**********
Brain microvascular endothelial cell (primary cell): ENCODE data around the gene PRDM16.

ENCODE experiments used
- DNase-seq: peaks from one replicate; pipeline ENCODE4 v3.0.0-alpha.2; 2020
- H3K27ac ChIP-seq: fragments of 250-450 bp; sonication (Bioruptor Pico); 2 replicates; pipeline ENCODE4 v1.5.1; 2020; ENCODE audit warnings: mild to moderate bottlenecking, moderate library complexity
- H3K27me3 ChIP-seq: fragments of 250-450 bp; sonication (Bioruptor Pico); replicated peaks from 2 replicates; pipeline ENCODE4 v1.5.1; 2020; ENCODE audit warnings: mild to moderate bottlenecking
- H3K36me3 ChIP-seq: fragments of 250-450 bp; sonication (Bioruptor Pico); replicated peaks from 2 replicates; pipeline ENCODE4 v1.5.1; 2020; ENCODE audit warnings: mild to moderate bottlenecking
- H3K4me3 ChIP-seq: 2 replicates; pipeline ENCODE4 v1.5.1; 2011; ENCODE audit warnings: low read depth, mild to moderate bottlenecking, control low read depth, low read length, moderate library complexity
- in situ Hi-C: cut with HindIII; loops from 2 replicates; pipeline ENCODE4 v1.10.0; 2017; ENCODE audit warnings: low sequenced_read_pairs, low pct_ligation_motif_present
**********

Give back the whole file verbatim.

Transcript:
Brain microvascular endothelial cell (primary cell): ENCODE data around the gene PRDM16.

ENCODE experiments used
- DNase-seq: peaks from one replicate; pipeline ENCODE4 v3.0.0-alpha.2; 2020
- H3K27ac ChIP-seq: fragments of 250-450 bp; sonication (Bioruptor Pico); 2 replicates; pipeline ENCODE4 v1.5.1; 2020; ENCODE audit warnings: mild to moderate bottlenecking, moderate library complexity
- H3K27me3 ChIP-seq: fragments of 250-450 bp; sonication (Bioruptor Pico); replicated peaks from 2 replicates; pipeline ENCODE4 v1.5.1; 2020; ENCODE audit warnings: mild to moderate bottlenecking
- H3K36me3 ChIP-seq: fragments of 250-450 bp; sonication (Bioruptor Pico); replicated peaks from 2 replicates; pipeline ENCODE4 v1.5.1; 2020; ENCODE audit warnings: mild to moderate bottlenecking
- H3K4me3 ChIP-seq: 2 replicates; pipeline ENCODE4 v1.5.1; 2011; ENCODE audit warnings: low read depth, mild to moderate bottlenecking, control low read depth, low read length, moderate library complexity
- in situ Hi-C: cut with HindIII; loops from 2 replicates; pipeline ENCODE4 v1.10.0; 2017; ENCODE audit warnings: low sequenced_read_pairs, low pct_ligation_motif_present